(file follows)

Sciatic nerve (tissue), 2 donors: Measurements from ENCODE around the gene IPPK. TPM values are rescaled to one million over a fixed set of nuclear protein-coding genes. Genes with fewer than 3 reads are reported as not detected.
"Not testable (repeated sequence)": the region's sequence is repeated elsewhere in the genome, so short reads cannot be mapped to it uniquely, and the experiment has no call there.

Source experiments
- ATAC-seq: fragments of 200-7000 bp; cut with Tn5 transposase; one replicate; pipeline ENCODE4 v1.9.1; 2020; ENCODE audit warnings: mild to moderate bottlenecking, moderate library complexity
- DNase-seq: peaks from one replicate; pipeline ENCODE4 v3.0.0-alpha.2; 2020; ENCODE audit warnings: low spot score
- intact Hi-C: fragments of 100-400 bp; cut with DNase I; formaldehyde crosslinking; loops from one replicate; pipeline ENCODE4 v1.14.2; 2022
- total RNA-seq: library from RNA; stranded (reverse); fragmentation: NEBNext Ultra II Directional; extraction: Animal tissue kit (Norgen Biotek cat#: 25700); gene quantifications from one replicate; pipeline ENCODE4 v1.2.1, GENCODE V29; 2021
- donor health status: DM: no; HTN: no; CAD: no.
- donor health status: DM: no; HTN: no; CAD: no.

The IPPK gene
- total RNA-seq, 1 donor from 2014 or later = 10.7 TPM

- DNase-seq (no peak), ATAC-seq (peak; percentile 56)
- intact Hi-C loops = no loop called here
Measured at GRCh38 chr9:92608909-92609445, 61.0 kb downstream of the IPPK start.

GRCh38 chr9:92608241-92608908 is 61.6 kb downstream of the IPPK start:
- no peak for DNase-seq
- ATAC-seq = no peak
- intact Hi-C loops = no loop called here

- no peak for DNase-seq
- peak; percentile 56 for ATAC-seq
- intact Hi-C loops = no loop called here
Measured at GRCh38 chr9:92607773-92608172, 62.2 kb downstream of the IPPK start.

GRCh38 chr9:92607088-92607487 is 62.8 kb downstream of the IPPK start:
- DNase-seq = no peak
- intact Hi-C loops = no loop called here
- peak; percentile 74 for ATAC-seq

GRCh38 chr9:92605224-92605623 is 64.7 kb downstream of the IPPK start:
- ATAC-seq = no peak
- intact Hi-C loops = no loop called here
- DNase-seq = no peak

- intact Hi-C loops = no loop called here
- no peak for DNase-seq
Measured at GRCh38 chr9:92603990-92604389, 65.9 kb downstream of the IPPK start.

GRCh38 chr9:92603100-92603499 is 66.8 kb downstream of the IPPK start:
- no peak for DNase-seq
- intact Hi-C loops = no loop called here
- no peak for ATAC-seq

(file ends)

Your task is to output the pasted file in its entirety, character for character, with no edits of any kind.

Sciatic nerve (tissue), 2 donors: Measurements from ENCODE around the gene IPPK. TPM values are rescaled to one million over a fixed set of nuclear protein-coding genes. Genes with fewer than 3 reads are reported as not detected.
"Not testable (repeated sequence)": the region's sequence is repeated elsewhere in the genome, so short reads cannot be mapped to it uniquely, and the experiment has no call there.

Source experiments
- ATAC-seq: fragments of 200-7000 bp; cut with Tn5 transposase; one replicate; pipeline ENCODE4 v1.9.1; 2020; ENCODE audit warnings: mild to moderate bottlenecking, moderate library complexity
- DNase-seq: peaks from one replicate; pipeline ENCODE4 v3.0.0-alpha.2; 2020; ENCODE audit warnings: low spot score
- intact Hi-C: fragments of 100-400 bp; cut with DNase I; formaldehyde crosslinking; loops from one replicate; pipeline ENCODE4 v1.14.2; 2022
- total RNA-seq: library from RNA; stranded (reverse); fragmentation: NEBNext Ultra II Directional; extraction: Animal tissue kit (Norgen Biotek cat#: 25700); gene quantifications from one replicate; pipeline ENCODE4 v1.2.1, GENCODE V29; 2021
- donor health status: DM: no; HTN: no; CAD: no.
- donor health status: DM: no; HTN: no; CAD: no.

The IPPK gene
- total RNA-seq, 1 donor from 2014 or later = 10.7 TPM

- DNase-seq (no peak), ATAC-seq (peak; percentile 56)
- intact Hi-C loops = no loop called here
Measured at GRCh38 chr9:92608909-92609445, 61.0 kb downstream of the IPPK start.

GRCh38 chr9:92608241-92608908 is 61.6 kb downstream of the IPPK start:
- no peak for DNase-seq
- ATAC-seq = no peak
- intact Hi-C loops = no loop called here

- no peak for DNase-seq
- peak; percentile 56 for ATAC-seq
- intact Hi-C loops = no loop called here
Measured at GRCh38 chr9:92607773-92608172, 62.2 kb downstream of the IPPK start.

GRCh38 chr9:92607088-92607487 is 62.8 kb downstream of the IPPK start:
- DNase-seq = no peak
- intact Hi-C loops = no loop called here
- peak; percentile 74 for ATAC-seq

GRCh38 chr9:92605224-92605623 is 64.7 kb downstream of the IPPK start:
- ATAC-seq = no peak
- intact Hi-C loops = no loop called here
- DNase-seq = no peak

- intact Hi-C loops = no loop called here
- no peak for DNase-seq
Measured at GRCh38 chr9:92603990-92604389, 65.9 kb downstream of the IPPK start.

GRCh38 chr9:92603100-92603499 is 66.8 kb downstream of the IPPK start:
- no peak for DNase-seq
- intact Hi-C loops = no loop called here
- no peak for ATAC-seq